Building Bridges

When Learning Becomes Too Much: Seven Ways to Reduce Cognitive Overload

Have you ever been in a class where everyone’s eyes are glazed over? By the end of the first half-day, participants stop, well, participating? Perhaps the course just isn’t engaging them. Or, perhaps (cue music: dut, dut, dut) they are experiencing cognitive overload.

So, what is cognitive overload?

Cognitive overload is an inundation of short-term memory or working memory. This type of memory is easily overwhelmed because it can only hold between two and four “chunks” of information. (Halls, Jonathan. “Memory and Cognition in Learning.” InfoLine: Tips, Tools, & Intelligence for Training, May 2014).  Sometimes cognitive overload cannot be avoided; however, it is considered “extraneous” when the learning design or method causes it.

And, why should I care?

Learning can be adversely impacted by stress, including stress caused by cognitive overload. The amygdala is the section of the brain involved with emotions, and it is affected by negative experience or emotions. “When learners experience stress they go into a hyper-stimulated state known as the affective filter, which inhibits information passing through the amygdala to the information processing parts of the brain.” (InfoLine).

An overzealous subject matter expert (SME) could also induce cognitive overload. While SMEs may want to provide as much information as possible, it is the instructional designer’s job to choose the most critical content to achieve the learning objectives.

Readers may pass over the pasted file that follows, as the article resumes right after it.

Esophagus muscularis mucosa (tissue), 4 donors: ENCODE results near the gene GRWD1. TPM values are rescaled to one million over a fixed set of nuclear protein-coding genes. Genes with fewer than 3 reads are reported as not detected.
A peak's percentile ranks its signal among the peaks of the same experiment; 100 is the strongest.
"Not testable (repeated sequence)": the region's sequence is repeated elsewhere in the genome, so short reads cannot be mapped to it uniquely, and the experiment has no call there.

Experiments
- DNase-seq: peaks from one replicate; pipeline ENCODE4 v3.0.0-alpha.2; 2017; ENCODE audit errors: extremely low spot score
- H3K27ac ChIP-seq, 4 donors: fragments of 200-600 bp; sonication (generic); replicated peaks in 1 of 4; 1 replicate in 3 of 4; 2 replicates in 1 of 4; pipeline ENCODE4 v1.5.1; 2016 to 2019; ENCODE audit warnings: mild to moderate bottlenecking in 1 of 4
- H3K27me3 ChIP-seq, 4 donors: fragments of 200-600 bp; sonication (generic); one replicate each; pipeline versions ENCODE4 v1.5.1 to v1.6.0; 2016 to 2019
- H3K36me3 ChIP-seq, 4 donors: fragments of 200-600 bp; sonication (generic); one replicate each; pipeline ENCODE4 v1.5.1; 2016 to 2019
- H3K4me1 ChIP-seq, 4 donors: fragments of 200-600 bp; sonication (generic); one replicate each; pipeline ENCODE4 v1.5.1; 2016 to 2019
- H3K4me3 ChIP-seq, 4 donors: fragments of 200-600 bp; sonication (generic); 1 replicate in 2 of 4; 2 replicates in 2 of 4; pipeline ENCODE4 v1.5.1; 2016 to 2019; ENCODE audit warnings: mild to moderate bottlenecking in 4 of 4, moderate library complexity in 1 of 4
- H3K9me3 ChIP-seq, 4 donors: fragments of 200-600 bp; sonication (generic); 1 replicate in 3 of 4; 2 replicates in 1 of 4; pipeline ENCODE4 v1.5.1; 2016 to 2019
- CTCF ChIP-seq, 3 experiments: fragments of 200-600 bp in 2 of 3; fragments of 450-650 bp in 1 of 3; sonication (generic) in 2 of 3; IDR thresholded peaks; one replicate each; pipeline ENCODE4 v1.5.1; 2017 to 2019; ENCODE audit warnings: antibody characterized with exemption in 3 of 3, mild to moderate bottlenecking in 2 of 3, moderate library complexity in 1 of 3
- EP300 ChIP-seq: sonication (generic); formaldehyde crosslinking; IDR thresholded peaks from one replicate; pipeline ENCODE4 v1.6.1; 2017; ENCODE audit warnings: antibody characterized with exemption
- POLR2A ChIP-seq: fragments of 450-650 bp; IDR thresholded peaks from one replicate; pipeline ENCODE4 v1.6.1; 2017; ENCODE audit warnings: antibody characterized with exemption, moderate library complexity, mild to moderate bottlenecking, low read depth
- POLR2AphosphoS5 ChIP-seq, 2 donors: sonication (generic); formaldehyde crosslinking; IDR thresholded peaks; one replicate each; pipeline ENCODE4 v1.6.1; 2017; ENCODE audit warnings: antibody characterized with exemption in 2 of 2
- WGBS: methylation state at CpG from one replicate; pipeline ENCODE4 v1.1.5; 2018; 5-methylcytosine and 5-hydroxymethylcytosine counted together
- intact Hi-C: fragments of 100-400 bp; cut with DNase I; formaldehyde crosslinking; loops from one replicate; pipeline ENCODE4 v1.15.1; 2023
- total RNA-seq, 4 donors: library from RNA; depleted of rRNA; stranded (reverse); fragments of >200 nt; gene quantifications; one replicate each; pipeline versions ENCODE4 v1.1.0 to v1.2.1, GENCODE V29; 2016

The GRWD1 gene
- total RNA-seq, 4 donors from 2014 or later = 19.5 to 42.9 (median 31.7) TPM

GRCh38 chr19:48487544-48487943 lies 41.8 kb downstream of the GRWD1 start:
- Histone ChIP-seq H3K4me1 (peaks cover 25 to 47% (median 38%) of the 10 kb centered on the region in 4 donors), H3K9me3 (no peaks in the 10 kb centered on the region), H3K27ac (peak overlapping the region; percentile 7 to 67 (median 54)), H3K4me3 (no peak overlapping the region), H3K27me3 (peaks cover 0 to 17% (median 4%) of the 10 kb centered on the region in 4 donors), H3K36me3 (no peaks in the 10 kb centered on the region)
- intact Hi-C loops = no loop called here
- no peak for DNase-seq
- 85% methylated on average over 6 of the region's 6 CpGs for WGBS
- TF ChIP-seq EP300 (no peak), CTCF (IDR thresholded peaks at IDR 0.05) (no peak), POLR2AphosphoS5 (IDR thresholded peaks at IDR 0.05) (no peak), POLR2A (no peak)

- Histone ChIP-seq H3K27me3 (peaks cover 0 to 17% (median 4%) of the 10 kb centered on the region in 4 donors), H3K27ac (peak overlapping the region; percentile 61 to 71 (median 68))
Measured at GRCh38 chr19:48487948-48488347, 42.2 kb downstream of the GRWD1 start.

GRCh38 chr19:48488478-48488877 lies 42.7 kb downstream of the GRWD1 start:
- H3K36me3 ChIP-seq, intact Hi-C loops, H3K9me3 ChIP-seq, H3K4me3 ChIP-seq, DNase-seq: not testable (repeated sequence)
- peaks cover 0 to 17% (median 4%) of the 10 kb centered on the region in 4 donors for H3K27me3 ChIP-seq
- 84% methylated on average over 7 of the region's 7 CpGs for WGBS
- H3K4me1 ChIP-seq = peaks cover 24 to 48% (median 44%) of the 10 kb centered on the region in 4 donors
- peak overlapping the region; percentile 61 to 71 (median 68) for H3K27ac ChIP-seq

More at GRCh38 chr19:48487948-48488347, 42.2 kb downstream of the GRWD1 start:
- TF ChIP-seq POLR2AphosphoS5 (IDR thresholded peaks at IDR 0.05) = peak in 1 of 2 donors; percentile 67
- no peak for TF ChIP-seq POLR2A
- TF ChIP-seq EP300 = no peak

Inattention is considered a hallmark symptom of cognitive overload. The “glazed eye look” represents an overwhelmed state.  If a learner is unable to perform the activities or fails the test, this could be a sign that he or she is having difficulty absorbing the information.

Now, what can I do about it?

There are many ways to combat cognitive overload, and we’ll introduce seven of them here.

  1. Take breaks. A well-timed intermission allows participants to consolidate their learning.
  2. Allow for a lot of movement, either within the context of the training, or during a scheduled break time. Physical activity allows for more blood and oxygen to flow to the brain, preparing it for more learning time.
  3. Keep the training focused on the learning objectives to eliminate superfluous content.
  4. Arrange material in a logical pattern so that learners may build on their prior knowledge.
  5. Avoid having the learners multitask, and discourage it when you see it in your learners. Despite the stereotypical view of multitaskers as super-competent individuals, human beings are not made to multitask.  When we do, an overload occurs between working memory and long-term memory.
  6. Repeat fundamental material and key points. This may sound counterintuitive to avoiding cognitive overload, but cerebral overwhelm actually results from too much new material. Once a learner repeats a process enough, it can become automatic, freeing up the working memory (
  7. Don’t put the meat in the middle. Unfortunately, many programs are structured just this way. Research tells us that the human brain recalls the beginning and ending better than the middle, so introduce crucial material at the beginning of the course, or save it until the end.

What two tips could you implement this week? Did you notice a change in your learners?

Commit to following even some of these pointers, and your learners will retain and implement more of what they’ve learned well after the training is over.